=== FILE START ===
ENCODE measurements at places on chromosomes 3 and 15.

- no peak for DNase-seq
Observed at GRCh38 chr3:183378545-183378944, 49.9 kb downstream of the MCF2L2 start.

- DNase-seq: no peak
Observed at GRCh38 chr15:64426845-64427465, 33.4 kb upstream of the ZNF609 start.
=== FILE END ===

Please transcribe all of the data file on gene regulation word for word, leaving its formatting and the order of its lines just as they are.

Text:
ENCODE measurements at places on chromosomes 3 and 15.

- no peak for DNase-seq
Observed at GRCh38 chr3:183378545-183378944, 49.9 kb downstream of the MCF2L2 start.

- DNase-seq: no peak
Observed at GRCh38 chr15:64426845-64427465, 33.4 kb upstream of the ZNF609 start.